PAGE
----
Friday, October 15, 2004

The War Bin Laden Wanted

How the U.S. played into the terrorist’s plan

By Paul W. Schroeder

George W. Bush’s re-election campaign rests on three claims, distinct but always run together: that the United States is at war against terror, that it is winning the war, and that it can ultimately achieve victory but only under his leadership.

The second and third propositions are hotly debated. Critics of Bush contend that the U.S. is losing the struggle against terror on the most important fronts and that only new leadership can bring victory, but except for a few radicals, no one denies that the struggle against international terrorism in general and groups like al-Qaeda in particular constitutes a real war. The question comes up in the campaign only when Republicans such as Vice President Cheney charge that Democrats view terrorists as mere criminals and do not recognize that the country is at war. The charge, though false—no Democratic leader would commit political suicide by even hinting this—is effective politically.

Some experts on international law and foreign policy object to calling the struggle against terrorism a war, pointing for example to the legal problem of whether under international law a state can declare war on a non-state movement and claim the rights of war, or arguing that terrorism constitutes a tactic and that no one declares war against a tactic. Both arguments indicate the sloppy thinking that pervades the rhetoric of the War on Terror. The first point, moreover, has important practical consequences for such questions as the treatment of detainees at Abu Ghraib, Guantanamo Bay, and elsewhere, and for our relations with allies, other states, and the UN. Yet these kinds of arguments seem too academic to matter. The general public can hardly understand them, much less let them influence their votes.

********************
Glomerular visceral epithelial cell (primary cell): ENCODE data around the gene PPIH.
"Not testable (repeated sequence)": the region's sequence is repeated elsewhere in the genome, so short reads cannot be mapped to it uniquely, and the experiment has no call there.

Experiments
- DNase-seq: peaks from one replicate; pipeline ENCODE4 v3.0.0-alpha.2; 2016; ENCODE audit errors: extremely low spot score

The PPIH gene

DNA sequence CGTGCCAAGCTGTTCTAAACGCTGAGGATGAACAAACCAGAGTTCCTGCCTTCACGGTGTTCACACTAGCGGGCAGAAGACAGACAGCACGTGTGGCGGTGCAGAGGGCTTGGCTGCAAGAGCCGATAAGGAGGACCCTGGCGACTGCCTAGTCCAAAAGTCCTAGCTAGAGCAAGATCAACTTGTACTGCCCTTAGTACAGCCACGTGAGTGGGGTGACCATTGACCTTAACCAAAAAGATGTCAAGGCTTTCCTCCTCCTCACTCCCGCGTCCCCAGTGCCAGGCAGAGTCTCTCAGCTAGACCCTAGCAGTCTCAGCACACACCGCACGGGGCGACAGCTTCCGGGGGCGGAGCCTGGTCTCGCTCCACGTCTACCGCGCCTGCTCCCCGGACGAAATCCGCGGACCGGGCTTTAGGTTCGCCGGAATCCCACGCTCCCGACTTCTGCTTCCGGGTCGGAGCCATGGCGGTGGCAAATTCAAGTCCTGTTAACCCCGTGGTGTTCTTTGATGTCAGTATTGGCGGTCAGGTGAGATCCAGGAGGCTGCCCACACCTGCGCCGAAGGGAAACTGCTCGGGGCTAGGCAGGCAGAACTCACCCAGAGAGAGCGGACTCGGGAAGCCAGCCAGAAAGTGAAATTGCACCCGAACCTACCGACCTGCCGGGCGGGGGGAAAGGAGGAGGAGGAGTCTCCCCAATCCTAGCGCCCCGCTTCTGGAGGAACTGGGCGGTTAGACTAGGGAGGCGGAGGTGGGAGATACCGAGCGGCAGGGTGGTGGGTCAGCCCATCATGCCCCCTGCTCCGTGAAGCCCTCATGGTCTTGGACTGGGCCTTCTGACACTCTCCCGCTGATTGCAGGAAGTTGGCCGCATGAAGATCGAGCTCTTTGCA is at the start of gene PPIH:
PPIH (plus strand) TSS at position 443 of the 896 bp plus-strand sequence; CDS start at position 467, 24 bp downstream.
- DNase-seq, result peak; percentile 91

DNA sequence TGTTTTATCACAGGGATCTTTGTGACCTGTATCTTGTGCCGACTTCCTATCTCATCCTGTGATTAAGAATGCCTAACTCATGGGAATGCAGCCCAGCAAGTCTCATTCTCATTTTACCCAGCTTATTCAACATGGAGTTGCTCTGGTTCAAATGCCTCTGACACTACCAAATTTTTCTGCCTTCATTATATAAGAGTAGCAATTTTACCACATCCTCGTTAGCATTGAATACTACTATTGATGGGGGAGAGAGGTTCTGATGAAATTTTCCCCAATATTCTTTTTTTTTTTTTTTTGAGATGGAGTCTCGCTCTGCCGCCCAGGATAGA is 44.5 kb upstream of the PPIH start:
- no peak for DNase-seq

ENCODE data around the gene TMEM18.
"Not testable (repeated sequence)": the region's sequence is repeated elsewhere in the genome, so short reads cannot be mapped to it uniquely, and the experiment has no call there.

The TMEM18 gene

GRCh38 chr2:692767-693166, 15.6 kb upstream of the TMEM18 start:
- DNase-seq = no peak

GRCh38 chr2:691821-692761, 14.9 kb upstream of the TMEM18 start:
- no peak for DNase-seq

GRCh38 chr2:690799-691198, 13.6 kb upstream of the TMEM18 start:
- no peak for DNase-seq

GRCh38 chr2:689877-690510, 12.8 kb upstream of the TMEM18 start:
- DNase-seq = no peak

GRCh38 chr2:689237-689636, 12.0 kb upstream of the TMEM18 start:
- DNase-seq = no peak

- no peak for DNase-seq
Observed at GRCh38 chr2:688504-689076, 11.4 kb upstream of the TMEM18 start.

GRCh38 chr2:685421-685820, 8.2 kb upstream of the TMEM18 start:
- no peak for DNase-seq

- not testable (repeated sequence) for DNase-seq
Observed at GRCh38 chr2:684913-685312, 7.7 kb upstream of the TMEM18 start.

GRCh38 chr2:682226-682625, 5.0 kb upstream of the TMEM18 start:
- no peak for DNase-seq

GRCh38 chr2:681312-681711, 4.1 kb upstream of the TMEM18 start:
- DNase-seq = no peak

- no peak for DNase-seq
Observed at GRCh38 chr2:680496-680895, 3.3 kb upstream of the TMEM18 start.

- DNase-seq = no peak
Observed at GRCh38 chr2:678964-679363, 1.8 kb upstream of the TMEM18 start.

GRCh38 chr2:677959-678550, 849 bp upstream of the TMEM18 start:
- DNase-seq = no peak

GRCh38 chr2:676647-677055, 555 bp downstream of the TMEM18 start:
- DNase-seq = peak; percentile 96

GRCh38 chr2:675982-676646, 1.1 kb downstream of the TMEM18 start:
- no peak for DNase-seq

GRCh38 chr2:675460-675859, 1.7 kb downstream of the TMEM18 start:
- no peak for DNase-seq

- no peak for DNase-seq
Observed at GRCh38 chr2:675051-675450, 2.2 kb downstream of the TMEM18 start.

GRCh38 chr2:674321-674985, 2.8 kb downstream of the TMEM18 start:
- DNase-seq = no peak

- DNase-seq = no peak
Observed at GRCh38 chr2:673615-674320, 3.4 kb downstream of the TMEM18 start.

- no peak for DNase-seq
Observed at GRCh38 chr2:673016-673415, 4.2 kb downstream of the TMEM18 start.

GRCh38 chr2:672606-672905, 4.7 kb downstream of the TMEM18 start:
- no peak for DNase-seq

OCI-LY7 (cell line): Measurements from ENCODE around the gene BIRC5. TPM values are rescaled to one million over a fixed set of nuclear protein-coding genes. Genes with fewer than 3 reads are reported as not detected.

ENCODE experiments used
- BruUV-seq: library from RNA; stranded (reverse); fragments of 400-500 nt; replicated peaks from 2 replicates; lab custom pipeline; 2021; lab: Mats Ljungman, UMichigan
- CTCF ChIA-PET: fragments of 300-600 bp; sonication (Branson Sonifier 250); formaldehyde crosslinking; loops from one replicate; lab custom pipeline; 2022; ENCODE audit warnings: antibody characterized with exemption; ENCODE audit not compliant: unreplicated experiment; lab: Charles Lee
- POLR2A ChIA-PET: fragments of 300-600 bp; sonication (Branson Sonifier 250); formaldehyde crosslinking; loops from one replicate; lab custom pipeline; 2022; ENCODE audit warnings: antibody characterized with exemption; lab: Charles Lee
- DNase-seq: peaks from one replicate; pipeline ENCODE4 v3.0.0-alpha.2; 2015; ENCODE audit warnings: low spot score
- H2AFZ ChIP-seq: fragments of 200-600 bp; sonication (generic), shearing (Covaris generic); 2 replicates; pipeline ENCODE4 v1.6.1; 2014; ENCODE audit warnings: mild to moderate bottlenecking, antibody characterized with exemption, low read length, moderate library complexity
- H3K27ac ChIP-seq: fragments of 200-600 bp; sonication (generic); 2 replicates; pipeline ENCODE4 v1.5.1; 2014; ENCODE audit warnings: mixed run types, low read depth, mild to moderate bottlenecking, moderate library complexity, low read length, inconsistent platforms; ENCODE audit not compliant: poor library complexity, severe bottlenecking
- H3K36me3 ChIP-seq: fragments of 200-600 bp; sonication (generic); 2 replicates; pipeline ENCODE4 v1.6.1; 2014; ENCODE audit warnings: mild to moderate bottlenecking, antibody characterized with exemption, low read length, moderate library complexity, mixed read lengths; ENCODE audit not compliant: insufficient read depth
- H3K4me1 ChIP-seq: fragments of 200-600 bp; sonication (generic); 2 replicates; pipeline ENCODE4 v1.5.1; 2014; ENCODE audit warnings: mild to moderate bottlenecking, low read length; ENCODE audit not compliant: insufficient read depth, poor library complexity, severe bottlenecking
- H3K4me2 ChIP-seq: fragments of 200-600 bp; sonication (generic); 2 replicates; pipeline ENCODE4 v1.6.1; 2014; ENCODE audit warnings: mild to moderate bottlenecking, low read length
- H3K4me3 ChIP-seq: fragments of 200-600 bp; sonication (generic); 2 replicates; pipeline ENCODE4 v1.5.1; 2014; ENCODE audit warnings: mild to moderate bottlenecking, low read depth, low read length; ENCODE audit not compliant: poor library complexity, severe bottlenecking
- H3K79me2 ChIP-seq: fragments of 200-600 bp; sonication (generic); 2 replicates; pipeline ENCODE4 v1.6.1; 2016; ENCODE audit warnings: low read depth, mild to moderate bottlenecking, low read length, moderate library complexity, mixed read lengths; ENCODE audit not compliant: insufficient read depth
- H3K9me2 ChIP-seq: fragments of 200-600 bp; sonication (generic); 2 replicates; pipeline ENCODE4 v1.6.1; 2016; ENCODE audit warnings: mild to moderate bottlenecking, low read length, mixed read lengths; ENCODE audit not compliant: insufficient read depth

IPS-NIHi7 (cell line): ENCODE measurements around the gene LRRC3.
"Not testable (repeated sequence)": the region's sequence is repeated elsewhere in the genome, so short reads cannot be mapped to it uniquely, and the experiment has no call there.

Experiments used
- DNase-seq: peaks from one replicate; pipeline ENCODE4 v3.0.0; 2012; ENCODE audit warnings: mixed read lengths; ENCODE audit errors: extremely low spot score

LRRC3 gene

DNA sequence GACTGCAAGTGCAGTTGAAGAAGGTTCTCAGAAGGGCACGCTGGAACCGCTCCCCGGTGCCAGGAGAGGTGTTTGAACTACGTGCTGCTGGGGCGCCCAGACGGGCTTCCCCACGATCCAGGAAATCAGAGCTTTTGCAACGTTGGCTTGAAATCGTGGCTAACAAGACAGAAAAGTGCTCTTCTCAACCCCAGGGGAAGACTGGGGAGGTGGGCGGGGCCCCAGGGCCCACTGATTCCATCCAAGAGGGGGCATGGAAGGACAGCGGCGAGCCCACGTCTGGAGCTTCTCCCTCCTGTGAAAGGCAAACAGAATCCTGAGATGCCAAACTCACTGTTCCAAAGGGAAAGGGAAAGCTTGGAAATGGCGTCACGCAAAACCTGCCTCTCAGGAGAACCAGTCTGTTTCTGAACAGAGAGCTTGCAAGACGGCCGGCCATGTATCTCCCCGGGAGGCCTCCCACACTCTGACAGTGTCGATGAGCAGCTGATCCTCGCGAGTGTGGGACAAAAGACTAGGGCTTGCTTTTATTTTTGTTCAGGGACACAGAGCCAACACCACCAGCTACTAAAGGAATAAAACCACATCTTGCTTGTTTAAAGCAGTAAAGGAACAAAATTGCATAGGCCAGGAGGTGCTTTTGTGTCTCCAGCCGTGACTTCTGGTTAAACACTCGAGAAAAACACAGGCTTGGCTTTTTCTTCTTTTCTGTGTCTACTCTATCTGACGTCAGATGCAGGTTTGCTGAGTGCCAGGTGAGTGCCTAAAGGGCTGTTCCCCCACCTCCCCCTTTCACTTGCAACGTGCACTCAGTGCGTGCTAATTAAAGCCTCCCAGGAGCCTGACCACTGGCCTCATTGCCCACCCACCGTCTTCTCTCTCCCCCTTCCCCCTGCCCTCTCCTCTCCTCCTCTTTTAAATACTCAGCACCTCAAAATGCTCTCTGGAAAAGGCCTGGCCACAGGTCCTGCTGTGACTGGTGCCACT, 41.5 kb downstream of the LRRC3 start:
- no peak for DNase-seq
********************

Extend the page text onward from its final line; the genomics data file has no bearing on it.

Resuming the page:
Other reasons, however—different, more powerful, highly practical, and astonishingly overlooked—argue against conceiving of the struggle as a war and, more important still, waging it as such. The reasons and the logic behind them are somewhat complicated, but the overall conclusion is simple: by conceiving of the struggle against international terrorism as a war, loudly proclaiming it as such, and waging it as one, we have given our enemies the war they wanted and aimed to provoke but could not get unless the United States gave it to them.

This conclusion is not about semantics or language but has enormous implications. It points to fundamentally faulty thinking as one of the central reasons that America is currently losing the struggle, and it means that a change in leadership in Washington, though essential, will not by itself turn the course of events. What is required is a new, different way of thinking about the struggle against terrorism and from that a different way of waging it.

(Read the rest at the link. Long, but exceptionally good. AmConMag is impressing me.)


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